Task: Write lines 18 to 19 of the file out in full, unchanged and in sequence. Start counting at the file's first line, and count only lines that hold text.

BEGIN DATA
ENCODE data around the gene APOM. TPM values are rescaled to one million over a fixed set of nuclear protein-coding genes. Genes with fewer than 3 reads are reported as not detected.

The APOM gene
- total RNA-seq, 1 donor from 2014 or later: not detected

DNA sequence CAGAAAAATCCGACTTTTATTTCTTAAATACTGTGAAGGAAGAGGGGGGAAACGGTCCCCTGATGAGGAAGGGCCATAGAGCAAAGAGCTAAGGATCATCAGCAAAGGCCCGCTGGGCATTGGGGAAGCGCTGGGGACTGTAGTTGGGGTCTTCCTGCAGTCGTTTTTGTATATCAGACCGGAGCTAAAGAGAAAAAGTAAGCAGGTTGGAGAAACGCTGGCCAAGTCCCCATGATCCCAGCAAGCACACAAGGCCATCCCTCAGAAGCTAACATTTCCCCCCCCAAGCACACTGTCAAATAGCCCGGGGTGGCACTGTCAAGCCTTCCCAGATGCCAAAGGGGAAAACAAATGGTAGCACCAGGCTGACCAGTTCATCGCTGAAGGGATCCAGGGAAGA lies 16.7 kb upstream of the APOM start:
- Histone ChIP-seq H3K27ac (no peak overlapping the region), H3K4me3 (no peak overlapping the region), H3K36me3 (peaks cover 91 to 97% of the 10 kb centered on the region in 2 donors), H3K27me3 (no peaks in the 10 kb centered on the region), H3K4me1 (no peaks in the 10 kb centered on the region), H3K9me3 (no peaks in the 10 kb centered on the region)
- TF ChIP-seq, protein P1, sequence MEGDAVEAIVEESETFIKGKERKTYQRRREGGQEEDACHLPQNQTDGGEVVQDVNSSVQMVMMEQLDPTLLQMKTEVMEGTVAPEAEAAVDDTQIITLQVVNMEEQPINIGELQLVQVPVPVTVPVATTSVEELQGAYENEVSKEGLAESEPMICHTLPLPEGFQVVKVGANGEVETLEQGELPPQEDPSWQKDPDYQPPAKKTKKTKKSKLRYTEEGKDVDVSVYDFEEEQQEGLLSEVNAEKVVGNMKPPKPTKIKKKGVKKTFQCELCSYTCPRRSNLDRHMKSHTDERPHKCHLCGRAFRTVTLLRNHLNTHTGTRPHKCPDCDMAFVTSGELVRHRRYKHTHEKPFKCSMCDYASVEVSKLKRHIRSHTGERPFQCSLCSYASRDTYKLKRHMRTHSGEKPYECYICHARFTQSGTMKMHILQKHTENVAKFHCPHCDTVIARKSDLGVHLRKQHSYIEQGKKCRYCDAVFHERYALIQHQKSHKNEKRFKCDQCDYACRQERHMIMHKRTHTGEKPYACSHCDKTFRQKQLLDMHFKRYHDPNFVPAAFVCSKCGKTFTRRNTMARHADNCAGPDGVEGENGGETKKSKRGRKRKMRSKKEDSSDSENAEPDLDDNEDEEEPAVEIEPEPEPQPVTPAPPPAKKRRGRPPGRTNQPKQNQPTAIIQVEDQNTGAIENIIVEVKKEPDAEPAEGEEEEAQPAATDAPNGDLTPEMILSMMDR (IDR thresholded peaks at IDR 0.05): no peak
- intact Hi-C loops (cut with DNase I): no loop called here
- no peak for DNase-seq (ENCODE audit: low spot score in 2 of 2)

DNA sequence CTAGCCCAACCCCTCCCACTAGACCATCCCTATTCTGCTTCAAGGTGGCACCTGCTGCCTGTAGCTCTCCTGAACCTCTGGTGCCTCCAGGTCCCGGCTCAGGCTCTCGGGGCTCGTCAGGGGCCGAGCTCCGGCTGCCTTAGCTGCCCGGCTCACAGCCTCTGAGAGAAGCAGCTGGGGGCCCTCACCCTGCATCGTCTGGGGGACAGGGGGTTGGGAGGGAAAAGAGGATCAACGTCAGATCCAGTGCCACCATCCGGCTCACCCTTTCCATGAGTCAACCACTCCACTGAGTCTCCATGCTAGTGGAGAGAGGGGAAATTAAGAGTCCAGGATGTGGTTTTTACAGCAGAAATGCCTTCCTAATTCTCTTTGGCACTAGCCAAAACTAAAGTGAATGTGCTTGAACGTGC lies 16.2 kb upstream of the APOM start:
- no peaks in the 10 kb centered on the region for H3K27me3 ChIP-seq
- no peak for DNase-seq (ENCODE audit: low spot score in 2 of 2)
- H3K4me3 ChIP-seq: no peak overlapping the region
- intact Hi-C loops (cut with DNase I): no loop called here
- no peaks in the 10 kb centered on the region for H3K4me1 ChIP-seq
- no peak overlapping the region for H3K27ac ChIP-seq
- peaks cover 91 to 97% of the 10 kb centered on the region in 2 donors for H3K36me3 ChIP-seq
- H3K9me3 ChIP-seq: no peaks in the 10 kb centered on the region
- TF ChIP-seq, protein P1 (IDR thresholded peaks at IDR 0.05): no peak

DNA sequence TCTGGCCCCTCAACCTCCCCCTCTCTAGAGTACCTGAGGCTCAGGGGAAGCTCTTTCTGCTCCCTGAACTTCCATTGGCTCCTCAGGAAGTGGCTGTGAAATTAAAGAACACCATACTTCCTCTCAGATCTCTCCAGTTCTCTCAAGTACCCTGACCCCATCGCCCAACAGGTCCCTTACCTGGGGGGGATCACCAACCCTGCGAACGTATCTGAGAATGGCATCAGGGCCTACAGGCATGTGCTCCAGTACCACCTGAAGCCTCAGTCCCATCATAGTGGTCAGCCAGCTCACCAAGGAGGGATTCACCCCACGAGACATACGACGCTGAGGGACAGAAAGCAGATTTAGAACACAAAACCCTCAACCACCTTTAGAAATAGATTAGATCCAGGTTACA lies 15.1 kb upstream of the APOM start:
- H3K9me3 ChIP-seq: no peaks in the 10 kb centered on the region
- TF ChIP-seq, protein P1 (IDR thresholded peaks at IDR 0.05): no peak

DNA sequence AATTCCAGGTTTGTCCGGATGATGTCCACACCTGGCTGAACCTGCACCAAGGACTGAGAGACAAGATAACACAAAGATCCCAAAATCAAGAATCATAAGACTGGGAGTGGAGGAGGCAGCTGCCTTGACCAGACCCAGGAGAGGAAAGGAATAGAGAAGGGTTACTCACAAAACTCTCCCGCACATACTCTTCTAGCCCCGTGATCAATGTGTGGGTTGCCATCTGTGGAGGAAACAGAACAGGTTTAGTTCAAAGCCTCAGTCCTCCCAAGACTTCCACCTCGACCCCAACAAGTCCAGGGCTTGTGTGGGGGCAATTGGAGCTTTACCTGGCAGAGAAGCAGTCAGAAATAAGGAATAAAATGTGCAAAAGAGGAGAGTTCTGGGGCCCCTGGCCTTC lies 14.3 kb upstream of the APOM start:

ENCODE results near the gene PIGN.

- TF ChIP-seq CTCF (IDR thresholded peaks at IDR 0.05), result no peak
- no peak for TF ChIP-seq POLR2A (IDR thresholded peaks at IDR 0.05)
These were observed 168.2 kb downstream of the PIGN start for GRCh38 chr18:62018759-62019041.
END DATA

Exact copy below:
- TF ChIP-seq, protein P1 (IDR thresholded peaks at IDR 0.05): no peak

DNA sequence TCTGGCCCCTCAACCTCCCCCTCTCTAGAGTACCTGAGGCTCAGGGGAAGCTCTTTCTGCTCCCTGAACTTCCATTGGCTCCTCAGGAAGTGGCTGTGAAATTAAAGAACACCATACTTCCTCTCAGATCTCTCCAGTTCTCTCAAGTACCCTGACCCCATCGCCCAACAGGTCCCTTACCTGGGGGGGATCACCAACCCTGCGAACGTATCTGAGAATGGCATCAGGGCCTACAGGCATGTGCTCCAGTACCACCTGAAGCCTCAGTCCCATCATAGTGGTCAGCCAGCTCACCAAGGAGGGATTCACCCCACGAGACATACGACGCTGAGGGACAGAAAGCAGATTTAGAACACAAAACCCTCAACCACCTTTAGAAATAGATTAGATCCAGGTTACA lies 15.1 kb upstream of the APOM start: